How much fuel does a B737 APU burn?

It might seem like an answer only pilots need to know, but based on my own personal experience having worked as both a Flight Dispatcher and an Aircraft Fueler, they too should be aware of the APU burn rate. So how much fuel does a B737 APU burn?

First of all, why would a Flight Dispatcher need to know the APU burn rate? The flight planning software automatically adds fuel for taxiing on top of the required fuel for the planned flight. So whats the big deal?

In my experience, during winter deicing operations, aircraft sometimes must wait a while to be deiced after being pushed back from the gate. (This does not apply if deicing is done at the gate before push back.) Typically aircraft ranging from regional jets to narrow bodies can be fully deiced within 10 to 15 minutes. Depending on how much snow and ice has accumulated on the aircraft and how difficult it is to remove. Also if Type 4 needs to be applied, you should expect an even longer wait. With airline schedules, typically multiple flights require deicing within a short period of time from one another. As a result, the deicing queue can get long very quickly.

As you know, once an aircraft has pushed back, the APU needs to run to power the aircraft and later start the engines after the deicing is finished. (Assuming the APU is operative. If the APU is inop, then at least one engine will need to run instead.) As long as the APU or even an engine is running, that aircraft is burning through fuel.

When a flight plan is generated, the required fuel for the flight is calculated based on the current conditions to meet the legal fuel requirements. Flight planning takes into account things such as Weather, NOTAMS, MELs, Company Policies, Payload, etc. In the end, a flight plan states a specific amount of fuel that is required to be onboard the aircraft when it becomes airborne. I knew this as “minimum fuel” or Min Fuel. If you have 1 lbs or 1 kg less than the legally required fuel, your legally required to return to the gate to get more fuel. Obviously this is a situation you want to avoid.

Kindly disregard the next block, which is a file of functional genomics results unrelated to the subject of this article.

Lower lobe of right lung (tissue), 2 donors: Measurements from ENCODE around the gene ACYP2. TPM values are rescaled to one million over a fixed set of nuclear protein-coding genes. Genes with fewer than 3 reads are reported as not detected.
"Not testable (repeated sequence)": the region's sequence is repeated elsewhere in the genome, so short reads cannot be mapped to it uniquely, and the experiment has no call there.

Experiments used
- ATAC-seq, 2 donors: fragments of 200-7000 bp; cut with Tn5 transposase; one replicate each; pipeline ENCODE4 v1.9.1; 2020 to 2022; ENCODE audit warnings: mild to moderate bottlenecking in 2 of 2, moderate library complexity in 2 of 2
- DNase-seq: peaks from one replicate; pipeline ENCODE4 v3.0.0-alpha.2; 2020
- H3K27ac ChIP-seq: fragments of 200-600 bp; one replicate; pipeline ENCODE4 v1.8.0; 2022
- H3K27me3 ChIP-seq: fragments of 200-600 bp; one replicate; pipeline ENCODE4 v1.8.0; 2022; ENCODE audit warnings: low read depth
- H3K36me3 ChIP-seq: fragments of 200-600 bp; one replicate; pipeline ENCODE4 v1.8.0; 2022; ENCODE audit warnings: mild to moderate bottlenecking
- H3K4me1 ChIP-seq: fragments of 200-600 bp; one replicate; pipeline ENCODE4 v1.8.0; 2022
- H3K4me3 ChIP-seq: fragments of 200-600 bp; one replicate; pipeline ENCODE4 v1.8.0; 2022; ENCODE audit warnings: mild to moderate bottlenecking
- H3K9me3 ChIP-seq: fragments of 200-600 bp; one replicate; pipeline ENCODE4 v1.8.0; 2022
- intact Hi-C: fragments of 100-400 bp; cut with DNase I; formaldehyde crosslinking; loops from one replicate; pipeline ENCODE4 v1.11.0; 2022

If your thinking, that’s no big deal, just quickly return to the gate, grab more fuel and head back out again, she’ll be right. Um no, that’s not going to work very well and here is why.

What type of deice fluid did you get? Is it still precipitating? When does your Hold Over Time expire? Is the gate you pushed from still available? Are any other gates available for you to return to? Is the ground crew who worked your flight still available? (Or any ground crew) They may have likely moved on to another flight also running on schedule. Is the fueler still available? Has the fueler moved on to another aircraft or even another airline so they too can get their other flights out on time? (Sometimes contract fuelers work for multiple airlines) The point is, everyone in contact with an aircraft will try their best to get their job done for a flight to depart on time as often as possible. No one wants to be the cause of a flight delay.

When an aircraft returns to the gate for something like extra fuel (when it could have been avoided), that causes potential problems for other flights which might still be running on time.

Flight Dispatchers

To try and avoid the aircraft returning to the gate for more fuel scenario, Flight Dispatchers may want to manually add additional taxi fuel on top of the standard taxi fuel when the flight plan is generated. (Use the “Remarks” section on the flight plan to briefly explain why you have added additional taxi fuel. You will receive less phone calls from Captains with questions.)